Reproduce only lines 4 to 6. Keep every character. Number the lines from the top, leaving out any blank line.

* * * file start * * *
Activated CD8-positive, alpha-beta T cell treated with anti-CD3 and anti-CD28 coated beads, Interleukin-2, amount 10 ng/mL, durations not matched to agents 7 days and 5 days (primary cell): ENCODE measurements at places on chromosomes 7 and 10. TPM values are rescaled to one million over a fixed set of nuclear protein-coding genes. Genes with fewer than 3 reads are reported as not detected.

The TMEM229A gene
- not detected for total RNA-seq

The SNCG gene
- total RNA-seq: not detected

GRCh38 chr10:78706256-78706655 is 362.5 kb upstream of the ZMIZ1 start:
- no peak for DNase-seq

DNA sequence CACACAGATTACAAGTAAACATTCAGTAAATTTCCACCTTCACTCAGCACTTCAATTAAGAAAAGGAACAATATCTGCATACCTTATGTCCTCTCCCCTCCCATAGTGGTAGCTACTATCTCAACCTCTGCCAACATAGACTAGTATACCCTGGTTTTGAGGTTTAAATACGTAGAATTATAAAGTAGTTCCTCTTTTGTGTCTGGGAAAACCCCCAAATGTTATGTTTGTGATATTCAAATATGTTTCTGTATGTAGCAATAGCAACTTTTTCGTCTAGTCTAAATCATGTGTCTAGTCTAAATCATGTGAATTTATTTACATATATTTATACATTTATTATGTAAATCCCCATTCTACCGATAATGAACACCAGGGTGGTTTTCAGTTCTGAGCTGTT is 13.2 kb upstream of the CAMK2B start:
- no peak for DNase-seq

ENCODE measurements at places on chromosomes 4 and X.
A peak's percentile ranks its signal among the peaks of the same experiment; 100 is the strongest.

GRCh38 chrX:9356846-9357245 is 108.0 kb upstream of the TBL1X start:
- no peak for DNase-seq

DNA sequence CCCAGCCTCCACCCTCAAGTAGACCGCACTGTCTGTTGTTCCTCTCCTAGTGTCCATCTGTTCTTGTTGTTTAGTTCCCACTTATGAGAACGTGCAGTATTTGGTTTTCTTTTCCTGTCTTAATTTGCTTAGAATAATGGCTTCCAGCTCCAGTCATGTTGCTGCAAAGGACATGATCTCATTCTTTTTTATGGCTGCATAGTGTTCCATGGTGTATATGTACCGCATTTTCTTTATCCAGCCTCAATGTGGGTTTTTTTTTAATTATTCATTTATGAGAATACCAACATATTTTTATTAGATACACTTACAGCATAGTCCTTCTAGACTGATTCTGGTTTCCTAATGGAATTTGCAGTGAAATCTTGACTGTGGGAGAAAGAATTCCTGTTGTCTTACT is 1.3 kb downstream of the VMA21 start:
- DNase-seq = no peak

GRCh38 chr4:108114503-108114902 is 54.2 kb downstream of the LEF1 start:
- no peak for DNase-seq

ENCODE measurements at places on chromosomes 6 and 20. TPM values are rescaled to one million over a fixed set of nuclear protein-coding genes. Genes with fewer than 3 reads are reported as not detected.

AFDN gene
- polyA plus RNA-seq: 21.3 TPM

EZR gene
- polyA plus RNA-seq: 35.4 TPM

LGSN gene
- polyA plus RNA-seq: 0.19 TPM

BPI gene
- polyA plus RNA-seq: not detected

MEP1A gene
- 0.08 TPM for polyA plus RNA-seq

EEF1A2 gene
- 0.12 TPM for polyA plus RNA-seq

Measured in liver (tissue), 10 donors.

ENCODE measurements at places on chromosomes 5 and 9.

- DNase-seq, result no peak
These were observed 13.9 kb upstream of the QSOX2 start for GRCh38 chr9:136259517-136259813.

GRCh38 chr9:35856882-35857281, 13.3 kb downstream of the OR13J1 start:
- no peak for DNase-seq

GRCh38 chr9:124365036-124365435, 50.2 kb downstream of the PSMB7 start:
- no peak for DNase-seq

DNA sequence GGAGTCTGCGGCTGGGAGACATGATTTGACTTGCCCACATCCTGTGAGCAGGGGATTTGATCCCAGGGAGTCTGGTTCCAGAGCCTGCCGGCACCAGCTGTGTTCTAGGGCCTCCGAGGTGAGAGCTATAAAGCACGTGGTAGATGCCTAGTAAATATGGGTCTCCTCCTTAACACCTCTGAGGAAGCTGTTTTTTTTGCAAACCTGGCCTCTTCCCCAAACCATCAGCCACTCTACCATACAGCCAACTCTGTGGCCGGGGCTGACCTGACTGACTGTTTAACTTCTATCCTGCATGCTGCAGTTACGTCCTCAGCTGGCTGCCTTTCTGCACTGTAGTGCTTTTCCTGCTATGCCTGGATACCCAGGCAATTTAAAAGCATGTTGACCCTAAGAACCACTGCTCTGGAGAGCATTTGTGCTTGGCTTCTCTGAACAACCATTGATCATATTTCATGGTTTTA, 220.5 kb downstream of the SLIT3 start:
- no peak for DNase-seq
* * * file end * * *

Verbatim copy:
The SNCG gene
- total RNA-seq: not detected

GRCh38 chr10:78706256-78706655 is 362.5 kb upstream of the ZMIZ1 start: